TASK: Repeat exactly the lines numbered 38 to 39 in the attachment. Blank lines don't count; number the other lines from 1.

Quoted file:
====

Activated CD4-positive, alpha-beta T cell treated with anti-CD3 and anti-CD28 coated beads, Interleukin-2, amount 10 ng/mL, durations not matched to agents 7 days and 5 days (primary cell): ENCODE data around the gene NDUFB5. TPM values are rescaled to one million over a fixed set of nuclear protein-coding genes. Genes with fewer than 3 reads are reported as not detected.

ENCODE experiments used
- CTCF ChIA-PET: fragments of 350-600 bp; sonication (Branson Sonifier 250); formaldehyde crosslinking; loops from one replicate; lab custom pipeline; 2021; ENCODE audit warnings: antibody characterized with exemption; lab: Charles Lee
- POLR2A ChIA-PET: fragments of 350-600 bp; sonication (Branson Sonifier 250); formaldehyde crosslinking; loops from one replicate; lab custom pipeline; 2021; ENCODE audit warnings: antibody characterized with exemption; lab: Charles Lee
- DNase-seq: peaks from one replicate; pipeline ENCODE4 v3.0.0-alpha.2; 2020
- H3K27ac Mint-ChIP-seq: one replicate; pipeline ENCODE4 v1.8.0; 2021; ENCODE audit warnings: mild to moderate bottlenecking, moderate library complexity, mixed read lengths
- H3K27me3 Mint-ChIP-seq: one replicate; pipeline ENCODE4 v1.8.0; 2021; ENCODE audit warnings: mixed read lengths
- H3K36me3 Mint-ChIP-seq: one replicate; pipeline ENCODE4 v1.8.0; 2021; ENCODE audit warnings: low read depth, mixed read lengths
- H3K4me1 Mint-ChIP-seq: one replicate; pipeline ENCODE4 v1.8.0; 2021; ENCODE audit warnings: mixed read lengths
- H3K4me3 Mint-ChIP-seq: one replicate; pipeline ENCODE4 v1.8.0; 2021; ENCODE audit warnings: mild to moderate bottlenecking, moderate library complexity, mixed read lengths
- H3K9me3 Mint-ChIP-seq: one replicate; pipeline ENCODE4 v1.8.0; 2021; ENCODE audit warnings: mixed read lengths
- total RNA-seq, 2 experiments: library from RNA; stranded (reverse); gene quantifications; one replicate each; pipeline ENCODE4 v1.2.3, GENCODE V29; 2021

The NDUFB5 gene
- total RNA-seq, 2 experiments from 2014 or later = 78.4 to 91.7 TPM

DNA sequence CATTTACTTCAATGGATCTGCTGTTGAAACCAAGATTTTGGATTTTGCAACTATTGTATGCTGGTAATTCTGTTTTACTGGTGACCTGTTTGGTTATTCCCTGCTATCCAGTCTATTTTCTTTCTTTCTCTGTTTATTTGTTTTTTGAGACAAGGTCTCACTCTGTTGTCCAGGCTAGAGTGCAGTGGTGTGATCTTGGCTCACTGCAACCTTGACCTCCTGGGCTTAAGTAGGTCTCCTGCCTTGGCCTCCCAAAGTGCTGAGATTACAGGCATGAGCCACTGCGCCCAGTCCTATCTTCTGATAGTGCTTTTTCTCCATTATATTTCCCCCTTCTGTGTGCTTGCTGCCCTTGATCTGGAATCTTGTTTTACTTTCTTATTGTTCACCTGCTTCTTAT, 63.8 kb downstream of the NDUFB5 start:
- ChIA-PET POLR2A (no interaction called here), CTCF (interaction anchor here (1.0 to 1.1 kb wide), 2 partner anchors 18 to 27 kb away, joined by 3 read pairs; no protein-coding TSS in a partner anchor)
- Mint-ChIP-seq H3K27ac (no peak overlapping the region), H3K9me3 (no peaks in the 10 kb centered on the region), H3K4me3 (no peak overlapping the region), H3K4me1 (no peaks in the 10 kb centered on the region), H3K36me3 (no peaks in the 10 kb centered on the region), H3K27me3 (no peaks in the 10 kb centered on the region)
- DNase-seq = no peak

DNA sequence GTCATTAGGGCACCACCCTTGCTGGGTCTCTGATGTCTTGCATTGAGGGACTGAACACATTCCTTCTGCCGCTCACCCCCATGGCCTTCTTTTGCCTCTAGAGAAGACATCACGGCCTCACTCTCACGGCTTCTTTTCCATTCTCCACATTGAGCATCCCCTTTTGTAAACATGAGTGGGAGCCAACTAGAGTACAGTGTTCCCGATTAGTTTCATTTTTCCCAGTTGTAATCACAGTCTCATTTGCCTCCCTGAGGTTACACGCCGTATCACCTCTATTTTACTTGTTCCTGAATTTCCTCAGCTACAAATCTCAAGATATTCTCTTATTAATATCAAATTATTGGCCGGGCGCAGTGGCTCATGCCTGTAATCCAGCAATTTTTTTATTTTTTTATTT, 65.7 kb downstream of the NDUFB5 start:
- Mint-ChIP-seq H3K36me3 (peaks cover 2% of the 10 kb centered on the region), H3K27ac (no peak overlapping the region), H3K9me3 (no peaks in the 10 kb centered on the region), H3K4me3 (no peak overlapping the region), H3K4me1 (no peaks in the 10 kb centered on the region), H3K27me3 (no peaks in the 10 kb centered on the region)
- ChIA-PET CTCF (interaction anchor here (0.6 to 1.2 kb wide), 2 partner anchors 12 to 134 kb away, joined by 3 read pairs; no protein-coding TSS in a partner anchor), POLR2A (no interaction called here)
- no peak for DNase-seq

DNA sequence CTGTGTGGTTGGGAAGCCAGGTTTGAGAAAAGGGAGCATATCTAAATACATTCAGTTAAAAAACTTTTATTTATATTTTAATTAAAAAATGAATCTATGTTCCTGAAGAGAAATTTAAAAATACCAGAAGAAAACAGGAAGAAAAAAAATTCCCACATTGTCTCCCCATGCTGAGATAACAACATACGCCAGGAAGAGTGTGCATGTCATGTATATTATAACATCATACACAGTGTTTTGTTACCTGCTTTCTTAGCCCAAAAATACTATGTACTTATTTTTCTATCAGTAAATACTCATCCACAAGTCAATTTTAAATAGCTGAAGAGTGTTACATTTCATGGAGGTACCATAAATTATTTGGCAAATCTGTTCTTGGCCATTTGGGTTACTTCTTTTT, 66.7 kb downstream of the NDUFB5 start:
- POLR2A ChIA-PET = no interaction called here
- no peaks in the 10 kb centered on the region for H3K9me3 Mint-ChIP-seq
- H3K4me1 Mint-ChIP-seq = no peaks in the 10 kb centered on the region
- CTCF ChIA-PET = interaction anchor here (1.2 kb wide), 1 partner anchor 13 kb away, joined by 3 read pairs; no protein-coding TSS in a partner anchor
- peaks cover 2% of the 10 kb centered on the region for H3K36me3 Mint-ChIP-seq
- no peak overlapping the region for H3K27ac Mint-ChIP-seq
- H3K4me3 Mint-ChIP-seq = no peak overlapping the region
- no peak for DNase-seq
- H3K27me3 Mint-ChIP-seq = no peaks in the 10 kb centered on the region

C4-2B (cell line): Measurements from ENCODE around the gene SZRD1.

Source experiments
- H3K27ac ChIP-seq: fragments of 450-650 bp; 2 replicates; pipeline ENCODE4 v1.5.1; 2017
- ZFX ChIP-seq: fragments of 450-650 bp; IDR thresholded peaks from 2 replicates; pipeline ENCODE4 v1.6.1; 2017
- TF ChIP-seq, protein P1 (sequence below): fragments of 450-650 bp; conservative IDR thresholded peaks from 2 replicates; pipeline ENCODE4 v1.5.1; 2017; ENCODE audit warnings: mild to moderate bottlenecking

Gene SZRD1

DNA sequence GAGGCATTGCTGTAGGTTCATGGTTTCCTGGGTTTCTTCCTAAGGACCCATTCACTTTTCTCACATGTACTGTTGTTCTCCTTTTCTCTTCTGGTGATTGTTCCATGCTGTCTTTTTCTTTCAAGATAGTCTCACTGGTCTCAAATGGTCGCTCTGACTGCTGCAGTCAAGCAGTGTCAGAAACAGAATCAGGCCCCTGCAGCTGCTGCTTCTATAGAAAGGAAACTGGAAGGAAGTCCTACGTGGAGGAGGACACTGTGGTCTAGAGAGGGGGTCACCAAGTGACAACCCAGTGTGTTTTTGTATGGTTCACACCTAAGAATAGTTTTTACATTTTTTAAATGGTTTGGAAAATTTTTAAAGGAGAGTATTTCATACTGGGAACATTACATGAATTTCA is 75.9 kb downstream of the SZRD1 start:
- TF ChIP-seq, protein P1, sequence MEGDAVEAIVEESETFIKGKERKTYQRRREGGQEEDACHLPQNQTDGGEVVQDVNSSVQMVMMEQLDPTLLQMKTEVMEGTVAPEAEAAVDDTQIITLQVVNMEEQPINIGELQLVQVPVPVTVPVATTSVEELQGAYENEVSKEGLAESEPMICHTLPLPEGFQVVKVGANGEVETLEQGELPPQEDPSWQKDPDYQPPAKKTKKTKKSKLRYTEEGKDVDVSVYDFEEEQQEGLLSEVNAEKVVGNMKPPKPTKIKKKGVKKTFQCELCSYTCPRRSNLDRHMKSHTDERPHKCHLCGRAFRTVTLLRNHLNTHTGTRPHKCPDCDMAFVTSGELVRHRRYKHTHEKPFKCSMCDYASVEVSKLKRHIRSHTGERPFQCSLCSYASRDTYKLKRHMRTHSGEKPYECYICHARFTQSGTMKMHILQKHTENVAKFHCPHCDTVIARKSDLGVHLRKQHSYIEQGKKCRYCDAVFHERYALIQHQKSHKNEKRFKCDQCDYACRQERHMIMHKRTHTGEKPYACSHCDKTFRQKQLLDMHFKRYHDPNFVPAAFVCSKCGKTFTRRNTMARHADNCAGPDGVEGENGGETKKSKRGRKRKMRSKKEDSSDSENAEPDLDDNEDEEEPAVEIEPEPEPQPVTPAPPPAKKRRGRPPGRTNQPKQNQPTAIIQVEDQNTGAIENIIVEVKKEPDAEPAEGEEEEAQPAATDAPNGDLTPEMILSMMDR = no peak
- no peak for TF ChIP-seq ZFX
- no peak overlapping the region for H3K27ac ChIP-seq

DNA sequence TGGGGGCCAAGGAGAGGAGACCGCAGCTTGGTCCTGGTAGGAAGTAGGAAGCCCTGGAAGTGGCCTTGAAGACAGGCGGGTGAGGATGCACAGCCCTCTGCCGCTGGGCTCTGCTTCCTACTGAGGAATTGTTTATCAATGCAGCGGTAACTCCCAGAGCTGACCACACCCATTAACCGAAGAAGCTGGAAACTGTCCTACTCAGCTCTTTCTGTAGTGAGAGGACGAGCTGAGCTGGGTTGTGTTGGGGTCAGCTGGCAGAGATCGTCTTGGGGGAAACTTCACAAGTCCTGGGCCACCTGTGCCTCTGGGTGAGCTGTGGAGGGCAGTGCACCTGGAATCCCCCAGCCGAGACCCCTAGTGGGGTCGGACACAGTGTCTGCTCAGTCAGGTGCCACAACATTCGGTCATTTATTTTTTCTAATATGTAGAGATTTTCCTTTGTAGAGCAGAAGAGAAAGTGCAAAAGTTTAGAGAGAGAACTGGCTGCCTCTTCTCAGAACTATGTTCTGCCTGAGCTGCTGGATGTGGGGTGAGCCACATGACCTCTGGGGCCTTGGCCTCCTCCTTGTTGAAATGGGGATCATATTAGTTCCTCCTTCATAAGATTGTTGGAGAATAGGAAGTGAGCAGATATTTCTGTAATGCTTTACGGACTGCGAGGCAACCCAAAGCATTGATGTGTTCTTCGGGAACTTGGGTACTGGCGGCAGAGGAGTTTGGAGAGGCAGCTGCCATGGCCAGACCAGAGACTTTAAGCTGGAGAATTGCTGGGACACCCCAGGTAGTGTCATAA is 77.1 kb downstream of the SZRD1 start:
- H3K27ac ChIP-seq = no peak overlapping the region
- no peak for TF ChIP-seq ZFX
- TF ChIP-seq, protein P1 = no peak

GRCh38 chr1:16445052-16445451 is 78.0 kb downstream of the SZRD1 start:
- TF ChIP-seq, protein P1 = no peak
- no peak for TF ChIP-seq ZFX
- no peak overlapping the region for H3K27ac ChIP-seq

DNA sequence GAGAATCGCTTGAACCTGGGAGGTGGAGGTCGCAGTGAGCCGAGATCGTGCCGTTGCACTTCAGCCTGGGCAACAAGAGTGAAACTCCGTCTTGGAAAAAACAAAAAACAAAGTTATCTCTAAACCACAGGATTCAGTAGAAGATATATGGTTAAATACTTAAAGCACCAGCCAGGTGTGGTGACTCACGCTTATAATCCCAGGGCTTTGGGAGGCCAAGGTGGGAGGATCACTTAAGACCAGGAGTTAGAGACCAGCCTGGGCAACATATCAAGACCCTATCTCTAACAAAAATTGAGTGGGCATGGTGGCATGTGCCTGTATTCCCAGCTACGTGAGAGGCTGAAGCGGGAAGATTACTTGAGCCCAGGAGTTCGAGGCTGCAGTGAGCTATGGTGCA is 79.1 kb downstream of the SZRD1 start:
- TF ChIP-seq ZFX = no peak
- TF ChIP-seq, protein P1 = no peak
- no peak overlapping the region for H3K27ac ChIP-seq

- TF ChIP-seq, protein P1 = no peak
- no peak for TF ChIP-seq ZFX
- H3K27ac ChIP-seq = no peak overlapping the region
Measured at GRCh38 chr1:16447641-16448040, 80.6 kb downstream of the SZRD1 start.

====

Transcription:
Gene SZRD1

DNA sequence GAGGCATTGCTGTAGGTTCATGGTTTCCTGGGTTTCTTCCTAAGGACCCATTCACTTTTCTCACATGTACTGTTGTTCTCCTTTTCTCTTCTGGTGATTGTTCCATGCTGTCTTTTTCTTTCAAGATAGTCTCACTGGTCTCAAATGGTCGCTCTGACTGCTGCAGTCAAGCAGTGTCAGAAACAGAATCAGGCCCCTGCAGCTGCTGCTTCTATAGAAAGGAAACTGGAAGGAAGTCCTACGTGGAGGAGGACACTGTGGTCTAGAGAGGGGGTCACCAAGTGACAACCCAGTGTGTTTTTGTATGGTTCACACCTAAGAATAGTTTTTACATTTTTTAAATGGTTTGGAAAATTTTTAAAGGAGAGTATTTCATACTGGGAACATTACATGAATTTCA is 75.9 kb downstream of the SZRD1 start: